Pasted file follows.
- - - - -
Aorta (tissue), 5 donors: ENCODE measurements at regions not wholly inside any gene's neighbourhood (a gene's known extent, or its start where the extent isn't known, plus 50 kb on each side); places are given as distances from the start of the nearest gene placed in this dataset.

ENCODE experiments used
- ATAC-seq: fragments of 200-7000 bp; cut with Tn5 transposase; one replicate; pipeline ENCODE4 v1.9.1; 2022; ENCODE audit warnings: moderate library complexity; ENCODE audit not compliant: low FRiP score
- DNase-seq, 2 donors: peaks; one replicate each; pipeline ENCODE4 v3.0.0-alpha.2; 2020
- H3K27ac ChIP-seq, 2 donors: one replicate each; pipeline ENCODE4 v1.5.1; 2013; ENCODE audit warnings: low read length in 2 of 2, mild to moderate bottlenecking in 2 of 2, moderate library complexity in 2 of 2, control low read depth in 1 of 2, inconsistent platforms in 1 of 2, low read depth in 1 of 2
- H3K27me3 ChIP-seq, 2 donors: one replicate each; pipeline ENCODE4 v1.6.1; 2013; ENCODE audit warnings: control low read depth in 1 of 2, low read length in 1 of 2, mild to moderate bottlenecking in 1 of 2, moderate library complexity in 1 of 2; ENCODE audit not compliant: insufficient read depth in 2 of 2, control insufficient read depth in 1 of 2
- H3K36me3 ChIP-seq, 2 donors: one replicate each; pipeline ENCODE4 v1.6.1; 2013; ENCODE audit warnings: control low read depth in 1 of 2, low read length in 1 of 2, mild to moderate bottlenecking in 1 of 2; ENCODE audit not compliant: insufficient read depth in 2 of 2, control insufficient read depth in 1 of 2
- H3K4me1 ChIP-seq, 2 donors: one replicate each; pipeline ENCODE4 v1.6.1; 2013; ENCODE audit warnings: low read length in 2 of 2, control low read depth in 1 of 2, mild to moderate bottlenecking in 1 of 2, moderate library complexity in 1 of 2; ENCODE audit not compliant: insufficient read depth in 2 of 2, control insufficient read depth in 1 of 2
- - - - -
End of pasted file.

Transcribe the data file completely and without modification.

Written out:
Aorta (tissue), 5 donors: ENCODE measurements at regions not wholly inside any gene's neighbourhood (a gene's known extent, or its start where the extent isn't known, plus 50 kb on each side); places are given as distances from the start of the nearest gene placed in this dataset.

ENCODE experiments used
- ATAC-seq: fragments of 200-7000 bp; cut with Tn5 transposase; one replicate; pipeline ENCODE4 v1.9.1; 2022; ENCODE audit warnings: moderate library complexity; ENCODE audit not compliant: low FRiP score
- DNase-seq, 2 donors: peaks; one replicate each; pipeline ENCODE4 v3.0.0-alpha.2; 2020
- H3K27ac ChIP-seq, 2 donors: one replicate each; pipeline ENCODE4 v1.5.1; 2013; ENCODE audit warnings: low read length in 2 of 2, mild to moderate bottlenecking in 2 of 2, moderate library complexity in 2 of 2, control low read depth in 1 of 2, inconsistent platforms in 1 of 2, low read depth in 1 of 2
- H3K27me3 ChIP-seq, 2 donors: one replicate each; pipeline ENCODE4 v1.6.1; 2013; ENCODE audit warnings: control low read depth in 1 of 2, low read length in 1 of 2, mild to moderate bottlenecking in 1 of 2, moderate library complexity in 1 of 2; ENCODE audit not compliant: insufficient read depth in 2 of 2, control insufficient read depth in 1 of 2
- H3K36me3 ChIP-seq, 2 donors: one replicate each; pipeline ENCODE4 v1.6.1; 2013; ENCODE audit warnings: control low read depth in 1 of 2, low read length in 1 of 2, mild to moderate bottlenecking in 1 of 2; ENCODE audit not compliant: insufficient read depth in 2 of 2, control insufficient read depth in 1 of 2
- H3K4me1 ChIP-seq, 2 donors: one replicate each; pipeline ENCODE4 v1.6.1; 2013; ENCODE audit warnings: low read length in 2 of 2, control low read depth in 1 of 2, mild to moderate bottlenecking in 1 of 2, moderate library complexity in 1 of 2; ENCODE audit not compliant: insufficient read depth in 2 of 2, control insufficient read depth in 1 of 2